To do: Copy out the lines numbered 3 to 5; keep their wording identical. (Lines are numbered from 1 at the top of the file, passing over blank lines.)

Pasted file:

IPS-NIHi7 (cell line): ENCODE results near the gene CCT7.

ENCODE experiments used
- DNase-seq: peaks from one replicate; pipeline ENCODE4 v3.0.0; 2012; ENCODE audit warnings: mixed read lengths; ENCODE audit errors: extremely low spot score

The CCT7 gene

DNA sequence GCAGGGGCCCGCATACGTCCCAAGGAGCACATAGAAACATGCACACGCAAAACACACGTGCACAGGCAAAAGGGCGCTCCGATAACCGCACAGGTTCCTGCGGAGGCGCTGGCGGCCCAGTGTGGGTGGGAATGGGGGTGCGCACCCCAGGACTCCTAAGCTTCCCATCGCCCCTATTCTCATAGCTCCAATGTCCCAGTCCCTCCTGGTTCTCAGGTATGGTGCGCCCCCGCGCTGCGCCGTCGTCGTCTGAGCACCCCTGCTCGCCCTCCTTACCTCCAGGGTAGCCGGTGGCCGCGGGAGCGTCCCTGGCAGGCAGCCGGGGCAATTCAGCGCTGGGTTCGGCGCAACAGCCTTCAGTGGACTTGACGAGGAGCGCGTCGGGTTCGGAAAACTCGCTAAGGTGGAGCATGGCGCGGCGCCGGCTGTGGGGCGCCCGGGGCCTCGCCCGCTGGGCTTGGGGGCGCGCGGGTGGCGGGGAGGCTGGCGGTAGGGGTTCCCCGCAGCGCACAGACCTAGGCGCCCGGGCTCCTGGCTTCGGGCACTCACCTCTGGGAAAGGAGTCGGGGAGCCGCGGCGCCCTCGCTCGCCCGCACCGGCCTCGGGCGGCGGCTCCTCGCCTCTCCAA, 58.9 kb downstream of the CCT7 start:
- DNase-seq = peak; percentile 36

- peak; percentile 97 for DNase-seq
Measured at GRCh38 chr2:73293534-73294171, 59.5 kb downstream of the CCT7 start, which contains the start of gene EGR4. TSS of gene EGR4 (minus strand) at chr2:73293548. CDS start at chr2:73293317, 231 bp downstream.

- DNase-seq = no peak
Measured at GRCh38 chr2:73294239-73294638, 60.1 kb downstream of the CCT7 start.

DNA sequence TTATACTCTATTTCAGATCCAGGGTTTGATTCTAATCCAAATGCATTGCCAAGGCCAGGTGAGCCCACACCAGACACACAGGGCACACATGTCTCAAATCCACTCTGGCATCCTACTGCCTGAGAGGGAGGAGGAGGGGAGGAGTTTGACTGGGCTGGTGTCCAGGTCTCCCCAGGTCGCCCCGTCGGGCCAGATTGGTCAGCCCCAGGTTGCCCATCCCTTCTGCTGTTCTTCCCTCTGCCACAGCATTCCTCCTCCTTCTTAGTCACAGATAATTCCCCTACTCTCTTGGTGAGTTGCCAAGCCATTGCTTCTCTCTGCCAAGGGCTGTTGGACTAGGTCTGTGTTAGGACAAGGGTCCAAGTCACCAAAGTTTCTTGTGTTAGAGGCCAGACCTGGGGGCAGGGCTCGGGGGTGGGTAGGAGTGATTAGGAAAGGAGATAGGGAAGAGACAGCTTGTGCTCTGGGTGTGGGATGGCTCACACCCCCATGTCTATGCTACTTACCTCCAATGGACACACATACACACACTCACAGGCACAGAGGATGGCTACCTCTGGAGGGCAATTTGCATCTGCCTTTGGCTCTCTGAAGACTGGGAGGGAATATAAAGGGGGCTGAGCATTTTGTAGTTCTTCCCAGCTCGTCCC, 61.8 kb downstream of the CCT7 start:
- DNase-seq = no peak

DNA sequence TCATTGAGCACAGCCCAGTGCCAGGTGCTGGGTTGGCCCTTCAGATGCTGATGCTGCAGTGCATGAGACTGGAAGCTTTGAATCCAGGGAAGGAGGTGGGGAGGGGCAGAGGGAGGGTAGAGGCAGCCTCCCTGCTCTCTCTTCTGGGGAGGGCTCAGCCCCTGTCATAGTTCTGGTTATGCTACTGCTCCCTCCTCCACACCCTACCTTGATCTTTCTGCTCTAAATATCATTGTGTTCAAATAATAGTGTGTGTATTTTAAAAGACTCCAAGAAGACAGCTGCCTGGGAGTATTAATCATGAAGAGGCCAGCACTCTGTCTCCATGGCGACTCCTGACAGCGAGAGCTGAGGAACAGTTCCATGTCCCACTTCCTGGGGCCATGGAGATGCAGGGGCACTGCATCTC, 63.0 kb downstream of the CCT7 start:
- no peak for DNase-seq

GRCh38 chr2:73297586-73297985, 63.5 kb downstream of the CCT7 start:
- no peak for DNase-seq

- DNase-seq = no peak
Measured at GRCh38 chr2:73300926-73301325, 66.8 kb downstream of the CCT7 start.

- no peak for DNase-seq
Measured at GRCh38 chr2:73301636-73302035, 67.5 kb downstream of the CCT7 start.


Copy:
- DNase-seq: peaks from one replicate; pipeline ENCODE4 v3.0.0; 2012; ENCODE audit warnings: mixed read lengths; ENCODE audit errors: extremely low spot score

The CCT7 gene

DNA sequence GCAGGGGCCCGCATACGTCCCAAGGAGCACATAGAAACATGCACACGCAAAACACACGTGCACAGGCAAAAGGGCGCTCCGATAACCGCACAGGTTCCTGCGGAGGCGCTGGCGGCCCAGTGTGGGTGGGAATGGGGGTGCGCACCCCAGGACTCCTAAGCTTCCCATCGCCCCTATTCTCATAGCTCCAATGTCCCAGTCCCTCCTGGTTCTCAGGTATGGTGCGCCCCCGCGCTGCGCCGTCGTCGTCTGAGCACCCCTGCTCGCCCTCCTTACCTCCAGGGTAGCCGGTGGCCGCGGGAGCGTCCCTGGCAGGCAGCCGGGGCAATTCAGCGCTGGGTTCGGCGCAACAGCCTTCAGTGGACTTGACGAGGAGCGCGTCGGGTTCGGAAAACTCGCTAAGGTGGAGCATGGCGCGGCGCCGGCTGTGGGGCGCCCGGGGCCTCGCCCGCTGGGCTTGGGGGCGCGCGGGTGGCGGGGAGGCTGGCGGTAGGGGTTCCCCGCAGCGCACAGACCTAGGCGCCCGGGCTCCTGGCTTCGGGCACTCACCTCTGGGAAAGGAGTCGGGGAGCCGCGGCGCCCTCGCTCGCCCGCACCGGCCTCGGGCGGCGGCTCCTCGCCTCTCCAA, 58.9 kb downstream of the CCT7 start: